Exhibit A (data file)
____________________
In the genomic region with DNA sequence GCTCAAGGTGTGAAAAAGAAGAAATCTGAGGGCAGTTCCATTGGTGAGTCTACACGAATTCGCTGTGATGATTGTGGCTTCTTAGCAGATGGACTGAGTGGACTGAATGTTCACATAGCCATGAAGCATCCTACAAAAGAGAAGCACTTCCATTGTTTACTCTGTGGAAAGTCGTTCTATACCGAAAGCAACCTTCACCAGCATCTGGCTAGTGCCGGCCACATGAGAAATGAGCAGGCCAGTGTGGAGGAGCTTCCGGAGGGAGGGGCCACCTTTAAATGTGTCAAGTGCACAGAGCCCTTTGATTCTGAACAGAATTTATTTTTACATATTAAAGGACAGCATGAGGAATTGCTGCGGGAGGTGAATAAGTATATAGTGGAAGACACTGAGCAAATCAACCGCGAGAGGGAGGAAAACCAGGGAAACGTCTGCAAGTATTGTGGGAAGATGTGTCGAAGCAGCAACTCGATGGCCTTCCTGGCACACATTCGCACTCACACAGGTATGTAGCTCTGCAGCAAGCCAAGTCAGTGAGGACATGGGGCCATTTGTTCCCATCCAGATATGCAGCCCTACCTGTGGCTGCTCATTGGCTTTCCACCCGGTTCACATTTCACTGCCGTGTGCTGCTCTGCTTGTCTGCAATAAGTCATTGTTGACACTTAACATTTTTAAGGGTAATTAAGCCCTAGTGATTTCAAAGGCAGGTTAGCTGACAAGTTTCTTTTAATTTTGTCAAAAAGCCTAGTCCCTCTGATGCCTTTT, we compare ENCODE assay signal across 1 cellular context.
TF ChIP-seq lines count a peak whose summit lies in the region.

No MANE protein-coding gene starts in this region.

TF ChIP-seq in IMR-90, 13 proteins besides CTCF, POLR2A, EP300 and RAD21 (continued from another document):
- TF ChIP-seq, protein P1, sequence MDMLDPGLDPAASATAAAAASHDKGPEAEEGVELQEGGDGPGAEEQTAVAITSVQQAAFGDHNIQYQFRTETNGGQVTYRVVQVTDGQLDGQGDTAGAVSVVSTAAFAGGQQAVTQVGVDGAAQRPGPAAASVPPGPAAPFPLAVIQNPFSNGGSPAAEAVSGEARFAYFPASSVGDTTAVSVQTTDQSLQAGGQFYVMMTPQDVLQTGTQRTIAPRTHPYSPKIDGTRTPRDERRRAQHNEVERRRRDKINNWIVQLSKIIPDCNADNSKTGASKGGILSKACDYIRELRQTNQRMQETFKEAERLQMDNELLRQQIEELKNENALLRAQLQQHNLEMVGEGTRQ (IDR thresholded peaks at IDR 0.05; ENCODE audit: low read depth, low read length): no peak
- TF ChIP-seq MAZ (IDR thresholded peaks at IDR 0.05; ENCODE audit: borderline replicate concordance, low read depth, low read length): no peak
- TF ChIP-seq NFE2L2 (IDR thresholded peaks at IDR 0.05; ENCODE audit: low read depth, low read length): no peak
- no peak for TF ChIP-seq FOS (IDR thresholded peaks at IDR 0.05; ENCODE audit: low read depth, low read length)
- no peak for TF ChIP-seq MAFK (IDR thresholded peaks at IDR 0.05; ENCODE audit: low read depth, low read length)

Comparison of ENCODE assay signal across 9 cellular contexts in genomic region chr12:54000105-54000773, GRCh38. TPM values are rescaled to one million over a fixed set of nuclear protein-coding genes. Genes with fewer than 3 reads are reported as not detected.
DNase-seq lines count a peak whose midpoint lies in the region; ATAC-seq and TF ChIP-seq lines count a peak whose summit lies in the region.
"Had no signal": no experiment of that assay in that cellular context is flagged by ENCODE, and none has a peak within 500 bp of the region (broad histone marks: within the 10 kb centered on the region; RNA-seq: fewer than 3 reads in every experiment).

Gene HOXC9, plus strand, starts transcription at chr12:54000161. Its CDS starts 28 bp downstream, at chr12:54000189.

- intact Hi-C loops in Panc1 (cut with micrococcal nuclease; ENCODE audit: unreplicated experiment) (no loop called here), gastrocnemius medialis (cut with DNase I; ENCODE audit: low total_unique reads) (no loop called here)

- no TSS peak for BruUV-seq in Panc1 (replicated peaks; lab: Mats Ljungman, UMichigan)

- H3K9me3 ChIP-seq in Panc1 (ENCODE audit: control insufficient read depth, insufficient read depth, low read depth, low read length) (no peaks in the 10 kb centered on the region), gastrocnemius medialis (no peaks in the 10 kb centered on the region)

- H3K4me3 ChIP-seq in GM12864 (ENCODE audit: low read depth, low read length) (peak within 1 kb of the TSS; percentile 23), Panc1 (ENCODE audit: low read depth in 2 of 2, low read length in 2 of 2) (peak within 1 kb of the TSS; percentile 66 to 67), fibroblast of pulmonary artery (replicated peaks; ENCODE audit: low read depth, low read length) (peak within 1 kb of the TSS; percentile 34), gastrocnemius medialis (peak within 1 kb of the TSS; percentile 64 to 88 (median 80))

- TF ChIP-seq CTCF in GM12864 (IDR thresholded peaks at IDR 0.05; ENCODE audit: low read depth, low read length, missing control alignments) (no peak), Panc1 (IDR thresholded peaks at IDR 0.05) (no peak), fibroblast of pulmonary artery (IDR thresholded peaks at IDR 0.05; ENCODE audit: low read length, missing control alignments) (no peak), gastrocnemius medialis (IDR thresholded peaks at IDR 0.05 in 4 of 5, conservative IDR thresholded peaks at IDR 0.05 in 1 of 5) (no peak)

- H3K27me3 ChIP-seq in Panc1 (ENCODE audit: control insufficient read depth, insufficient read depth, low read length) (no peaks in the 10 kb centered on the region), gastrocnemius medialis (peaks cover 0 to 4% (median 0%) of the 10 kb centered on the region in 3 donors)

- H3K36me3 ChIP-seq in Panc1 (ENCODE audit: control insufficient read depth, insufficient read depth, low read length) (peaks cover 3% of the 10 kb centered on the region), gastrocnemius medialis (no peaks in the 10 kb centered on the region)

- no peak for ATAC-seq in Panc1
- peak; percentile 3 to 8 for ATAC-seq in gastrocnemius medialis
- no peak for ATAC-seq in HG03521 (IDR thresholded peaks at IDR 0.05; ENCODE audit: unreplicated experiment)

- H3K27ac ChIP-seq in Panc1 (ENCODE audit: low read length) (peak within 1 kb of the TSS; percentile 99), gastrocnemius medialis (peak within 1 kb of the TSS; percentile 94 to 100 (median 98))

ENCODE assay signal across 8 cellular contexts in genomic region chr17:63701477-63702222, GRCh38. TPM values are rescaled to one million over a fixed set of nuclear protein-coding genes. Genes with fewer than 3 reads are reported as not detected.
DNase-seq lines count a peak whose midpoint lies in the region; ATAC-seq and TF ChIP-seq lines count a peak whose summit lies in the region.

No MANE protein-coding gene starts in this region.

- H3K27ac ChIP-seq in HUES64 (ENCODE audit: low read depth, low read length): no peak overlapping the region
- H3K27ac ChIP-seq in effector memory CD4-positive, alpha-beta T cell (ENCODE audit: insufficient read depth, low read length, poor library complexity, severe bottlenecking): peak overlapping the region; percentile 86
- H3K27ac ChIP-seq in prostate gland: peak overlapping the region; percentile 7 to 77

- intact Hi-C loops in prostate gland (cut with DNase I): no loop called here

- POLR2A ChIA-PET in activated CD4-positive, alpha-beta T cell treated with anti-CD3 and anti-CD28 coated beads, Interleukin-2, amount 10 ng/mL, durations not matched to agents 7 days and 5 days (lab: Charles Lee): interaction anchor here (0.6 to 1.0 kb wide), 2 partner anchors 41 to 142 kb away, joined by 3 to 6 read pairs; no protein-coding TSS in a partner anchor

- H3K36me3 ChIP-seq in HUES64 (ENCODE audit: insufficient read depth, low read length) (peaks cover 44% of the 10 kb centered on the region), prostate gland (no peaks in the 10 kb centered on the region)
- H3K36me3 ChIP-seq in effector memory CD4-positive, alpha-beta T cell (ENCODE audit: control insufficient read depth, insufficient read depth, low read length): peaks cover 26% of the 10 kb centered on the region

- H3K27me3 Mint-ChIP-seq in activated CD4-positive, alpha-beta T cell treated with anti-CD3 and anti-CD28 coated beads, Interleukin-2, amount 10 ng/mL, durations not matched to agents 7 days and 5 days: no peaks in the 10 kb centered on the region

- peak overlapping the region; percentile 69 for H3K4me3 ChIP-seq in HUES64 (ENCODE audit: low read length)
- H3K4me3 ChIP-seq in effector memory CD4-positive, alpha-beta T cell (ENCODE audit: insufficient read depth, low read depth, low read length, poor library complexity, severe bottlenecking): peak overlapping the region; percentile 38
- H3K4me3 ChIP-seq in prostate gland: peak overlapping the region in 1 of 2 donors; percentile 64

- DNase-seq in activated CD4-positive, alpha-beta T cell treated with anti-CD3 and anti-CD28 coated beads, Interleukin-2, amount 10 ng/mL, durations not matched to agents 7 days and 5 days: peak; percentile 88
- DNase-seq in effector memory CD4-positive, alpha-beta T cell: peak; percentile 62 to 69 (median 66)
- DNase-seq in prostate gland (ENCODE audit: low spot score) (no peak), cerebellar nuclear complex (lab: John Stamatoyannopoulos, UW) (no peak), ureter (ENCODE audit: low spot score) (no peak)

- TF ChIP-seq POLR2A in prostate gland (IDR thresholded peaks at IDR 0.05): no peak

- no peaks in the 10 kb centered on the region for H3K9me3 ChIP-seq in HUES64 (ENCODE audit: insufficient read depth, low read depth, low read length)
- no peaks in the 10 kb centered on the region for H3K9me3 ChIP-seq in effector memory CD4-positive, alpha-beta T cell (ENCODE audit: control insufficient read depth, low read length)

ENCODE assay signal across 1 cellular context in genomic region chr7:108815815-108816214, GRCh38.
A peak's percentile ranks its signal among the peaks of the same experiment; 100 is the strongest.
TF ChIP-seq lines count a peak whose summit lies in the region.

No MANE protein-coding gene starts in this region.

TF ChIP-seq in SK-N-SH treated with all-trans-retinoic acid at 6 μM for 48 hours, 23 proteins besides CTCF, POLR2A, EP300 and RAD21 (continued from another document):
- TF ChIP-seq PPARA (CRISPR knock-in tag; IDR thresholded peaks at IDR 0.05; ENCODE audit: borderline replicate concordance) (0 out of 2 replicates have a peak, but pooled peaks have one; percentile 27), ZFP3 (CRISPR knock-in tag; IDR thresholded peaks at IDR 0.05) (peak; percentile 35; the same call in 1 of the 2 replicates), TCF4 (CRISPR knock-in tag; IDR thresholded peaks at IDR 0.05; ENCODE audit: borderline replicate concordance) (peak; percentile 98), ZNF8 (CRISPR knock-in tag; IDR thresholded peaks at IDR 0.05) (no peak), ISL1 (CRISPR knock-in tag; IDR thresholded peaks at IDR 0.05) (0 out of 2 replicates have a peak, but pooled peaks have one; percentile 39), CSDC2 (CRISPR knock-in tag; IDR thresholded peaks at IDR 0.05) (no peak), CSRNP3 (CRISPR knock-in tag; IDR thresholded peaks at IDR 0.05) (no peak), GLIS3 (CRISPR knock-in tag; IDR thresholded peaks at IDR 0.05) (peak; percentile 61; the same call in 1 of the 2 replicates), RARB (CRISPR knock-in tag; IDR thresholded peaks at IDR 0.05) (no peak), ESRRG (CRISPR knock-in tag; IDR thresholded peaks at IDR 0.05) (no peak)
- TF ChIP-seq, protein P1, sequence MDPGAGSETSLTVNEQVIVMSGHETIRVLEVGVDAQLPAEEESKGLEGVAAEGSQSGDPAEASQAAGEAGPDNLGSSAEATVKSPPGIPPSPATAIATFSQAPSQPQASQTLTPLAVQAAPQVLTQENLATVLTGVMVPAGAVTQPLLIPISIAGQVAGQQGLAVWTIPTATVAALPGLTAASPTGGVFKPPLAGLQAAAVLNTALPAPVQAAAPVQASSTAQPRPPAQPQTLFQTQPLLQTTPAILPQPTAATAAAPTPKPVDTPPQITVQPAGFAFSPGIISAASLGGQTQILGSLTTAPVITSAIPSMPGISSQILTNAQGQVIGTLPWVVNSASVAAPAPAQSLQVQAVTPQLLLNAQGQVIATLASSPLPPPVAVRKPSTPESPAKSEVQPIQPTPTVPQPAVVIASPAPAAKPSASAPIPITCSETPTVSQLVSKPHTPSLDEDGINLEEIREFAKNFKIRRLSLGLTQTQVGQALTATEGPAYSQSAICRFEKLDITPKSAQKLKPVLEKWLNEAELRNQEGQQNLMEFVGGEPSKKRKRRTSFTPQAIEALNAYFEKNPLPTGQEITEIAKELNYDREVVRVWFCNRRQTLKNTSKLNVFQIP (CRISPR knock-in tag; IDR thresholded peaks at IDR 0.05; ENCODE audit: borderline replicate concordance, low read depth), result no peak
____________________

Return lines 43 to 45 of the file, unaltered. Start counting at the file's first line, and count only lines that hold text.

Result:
- no peaks in the 10 kb centered on the region for H3K9me3 ChIP-seq in HUES64 (ENCODE audit: insufficient read depth, low read depth, low read length)
- no peaks in the 10 kb centered on the region for H3K9me3 ChIP-seq in effector memory CD4-positive, alpha-beta T cell (ENCODE audit: control insufficient read depth, low read length)

ENCODE assay signal across 1 cellular context in genomic region chr7:108815815-108816214, GRCh38.